"Pay close attention to that man behind the curtain!"

Monday, May 03, 2004

Just how much does "freedom of the press" cover?

Does it include giving airtime to presidential assassination plotters?

Lai Chu-hsing, a 40-year-old Taiwanese man who recently announced the creation of the "Revolution Party," was arrested Sunday for an alleged plan to kill Taiwan's president Chen Shui-bian and former president Lee Teng-hui.

What's even more outrageous than the threat itself is that Lai "was invited on several TV programs to talk about his assassination plan," according to the Taiwan Quick Take section of today's Taipei Times. (Was this not a cover story because the Taipei Times was smart enough to know better?) I would absolutely support the press' right to go find the guy and interview him, but to give him the kind of free publicity that would allow him to promote his murder plot is just plain fucked up! I hope that an investigation into the media figures who invited Lai to appear will result in indictments as accessories to his apparent crime.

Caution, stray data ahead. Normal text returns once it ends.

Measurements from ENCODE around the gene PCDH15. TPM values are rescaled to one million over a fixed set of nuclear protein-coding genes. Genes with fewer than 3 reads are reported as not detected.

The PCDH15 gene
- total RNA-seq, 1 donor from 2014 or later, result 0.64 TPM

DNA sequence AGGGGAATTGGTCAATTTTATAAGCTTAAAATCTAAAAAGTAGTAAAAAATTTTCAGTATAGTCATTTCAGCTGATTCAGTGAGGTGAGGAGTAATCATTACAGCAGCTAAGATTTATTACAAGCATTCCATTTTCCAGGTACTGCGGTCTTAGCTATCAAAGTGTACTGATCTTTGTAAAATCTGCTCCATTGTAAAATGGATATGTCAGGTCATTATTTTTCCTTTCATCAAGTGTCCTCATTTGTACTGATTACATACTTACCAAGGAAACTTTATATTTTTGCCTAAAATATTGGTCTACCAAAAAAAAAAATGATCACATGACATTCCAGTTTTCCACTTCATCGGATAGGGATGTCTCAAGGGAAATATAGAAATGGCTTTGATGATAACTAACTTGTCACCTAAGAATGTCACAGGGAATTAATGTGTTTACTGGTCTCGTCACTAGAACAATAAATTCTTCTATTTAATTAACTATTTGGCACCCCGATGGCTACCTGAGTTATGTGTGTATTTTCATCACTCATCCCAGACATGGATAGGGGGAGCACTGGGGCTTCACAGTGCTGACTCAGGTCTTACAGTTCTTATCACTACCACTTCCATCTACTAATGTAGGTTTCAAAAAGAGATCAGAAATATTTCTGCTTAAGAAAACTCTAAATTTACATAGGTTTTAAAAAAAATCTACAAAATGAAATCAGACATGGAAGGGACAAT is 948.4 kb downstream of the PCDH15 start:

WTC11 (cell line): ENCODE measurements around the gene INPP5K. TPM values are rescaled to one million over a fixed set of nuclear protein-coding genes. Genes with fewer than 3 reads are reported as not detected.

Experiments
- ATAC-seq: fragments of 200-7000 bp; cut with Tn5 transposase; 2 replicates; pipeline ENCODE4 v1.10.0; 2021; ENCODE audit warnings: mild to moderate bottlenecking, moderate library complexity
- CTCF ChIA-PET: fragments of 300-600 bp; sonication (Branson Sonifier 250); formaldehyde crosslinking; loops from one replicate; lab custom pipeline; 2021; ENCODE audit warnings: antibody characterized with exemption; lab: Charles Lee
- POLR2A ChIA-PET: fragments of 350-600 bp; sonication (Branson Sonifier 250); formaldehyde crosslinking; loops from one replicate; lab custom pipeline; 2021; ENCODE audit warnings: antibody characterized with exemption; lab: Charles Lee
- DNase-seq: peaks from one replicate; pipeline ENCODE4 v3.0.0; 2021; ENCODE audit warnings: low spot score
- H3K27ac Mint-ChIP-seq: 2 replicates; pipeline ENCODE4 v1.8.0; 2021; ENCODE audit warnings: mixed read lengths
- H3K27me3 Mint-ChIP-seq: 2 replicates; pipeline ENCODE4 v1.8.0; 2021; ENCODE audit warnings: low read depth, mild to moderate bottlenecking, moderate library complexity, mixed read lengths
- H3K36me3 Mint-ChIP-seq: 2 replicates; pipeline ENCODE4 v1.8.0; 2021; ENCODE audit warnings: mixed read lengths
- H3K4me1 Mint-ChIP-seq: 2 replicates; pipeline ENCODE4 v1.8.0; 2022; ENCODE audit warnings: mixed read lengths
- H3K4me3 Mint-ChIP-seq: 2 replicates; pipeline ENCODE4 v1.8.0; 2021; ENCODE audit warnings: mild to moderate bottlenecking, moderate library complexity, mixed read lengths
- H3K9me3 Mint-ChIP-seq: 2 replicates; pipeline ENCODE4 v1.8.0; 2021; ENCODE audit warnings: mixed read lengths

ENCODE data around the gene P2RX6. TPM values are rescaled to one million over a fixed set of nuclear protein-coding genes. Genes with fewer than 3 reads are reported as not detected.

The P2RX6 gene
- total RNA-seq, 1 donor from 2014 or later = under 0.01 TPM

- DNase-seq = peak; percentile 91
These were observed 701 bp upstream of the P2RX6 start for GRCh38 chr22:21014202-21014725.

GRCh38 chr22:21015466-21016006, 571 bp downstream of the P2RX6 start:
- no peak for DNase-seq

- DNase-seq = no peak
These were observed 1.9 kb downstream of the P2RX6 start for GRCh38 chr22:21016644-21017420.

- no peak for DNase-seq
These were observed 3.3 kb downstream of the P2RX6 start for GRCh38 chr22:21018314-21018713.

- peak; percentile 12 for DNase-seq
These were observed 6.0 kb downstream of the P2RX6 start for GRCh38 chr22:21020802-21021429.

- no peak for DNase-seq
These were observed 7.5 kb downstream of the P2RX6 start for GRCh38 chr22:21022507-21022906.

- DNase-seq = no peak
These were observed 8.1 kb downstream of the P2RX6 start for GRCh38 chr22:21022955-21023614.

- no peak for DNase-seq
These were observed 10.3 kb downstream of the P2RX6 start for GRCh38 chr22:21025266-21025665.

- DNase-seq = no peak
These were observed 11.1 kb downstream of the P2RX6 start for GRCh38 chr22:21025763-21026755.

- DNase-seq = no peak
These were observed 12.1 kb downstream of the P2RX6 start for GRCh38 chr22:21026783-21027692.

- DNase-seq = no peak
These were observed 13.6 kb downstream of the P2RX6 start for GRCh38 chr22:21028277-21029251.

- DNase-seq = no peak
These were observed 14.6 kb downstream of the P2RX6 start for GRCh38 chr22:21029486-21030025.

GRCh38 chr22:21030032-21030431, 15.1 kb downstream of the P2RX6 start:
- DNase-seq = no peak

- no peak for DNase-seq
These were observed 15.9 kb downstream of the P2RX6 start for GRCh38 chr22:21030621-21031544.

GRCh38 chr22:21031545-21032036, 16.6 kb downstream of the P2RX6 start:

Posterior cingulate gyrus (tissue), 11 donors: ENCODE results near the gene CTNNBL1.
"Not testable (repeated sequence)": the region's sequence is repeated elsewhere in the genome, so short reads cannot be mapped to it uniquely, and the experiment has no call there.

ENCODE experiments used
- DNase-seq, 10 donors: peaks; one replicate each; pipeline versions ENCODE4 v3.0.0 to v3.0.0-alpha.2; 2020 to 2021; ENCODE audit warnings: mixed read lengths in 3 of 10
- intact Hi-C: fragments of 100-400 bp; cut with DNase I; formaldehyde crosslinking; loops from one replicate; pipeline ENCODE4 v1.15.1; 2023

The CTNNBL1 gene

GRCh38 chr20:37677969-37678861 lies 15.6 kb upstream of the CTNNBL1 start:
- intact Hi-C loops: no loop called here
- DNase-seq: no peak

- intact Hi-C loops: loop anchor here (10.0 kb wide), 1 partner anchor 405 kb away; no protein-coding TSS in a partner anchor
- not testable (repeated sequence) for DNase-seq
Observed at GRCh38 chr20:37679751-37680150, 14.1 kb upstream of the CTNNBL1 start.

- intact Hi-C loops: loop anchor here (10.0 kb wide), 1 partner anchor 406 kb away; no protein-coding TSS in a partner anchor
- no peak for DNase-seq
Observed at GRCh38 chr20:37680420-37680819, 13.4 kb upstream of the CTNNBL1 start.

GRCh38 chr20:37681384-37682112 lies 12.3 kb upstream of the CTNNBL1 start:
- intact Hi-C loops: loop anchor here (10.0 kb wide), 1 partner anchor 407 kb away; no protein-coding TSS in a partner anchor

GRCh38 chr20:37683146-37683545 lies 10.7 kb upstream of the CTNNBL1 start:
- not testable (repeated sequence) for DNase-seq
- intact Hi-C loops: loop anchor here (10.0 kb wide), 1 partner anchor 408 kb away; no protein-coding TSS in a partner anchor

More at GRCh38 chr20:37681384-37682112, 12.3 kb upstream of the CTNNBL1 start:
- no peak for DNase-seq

In all of the news I read on this subject, no mention was made as to whether Lai was possibly connected to the March 19 shooting the day before the recent election which left both the President and Vice-President with non-lethal bullet wounds.

The Chen-Lu ticket won the election by less than 30,000 votes, and the crybaby sore loser opposition pan-blue alliance has been screaming, whining, rioting, and making all kinds of threats ever since. A recount of the votes is scheduled to begin on May 10, just 10 days before the inauguration ceremony, but there's nothing to suggest that it would have a different result than the original ballot count on March 20.

Other threats
Taiwan has only 26 diplomatic allies around the world. From these countries, 15 heads of state are said to be planning to attend the May 20 inauguration ceremony in Taipei. According to the BBC, six foreign embassies in Taipei -- all from Latin-American countries -- have received "threatening phone calls" warning them not to attend the ceremony. Further details of the threats were not revealed. The BBC article also mentions protests planned by the opposition, but those details are also missing.

The latest buzz I have heard locally is that the opposition Chinese Nationalist Party (Kuomintang, or KMT) -- at the suggestion of the People First Party (PFP) -- is planning to put up a large billboard with a picture of a gun and 2 bullets on the face of their opulent headquarters across from the Presidential Office and to fly the ROC flag at half-mast. If they want to look even more ridiculous than they already do, I say go for it!
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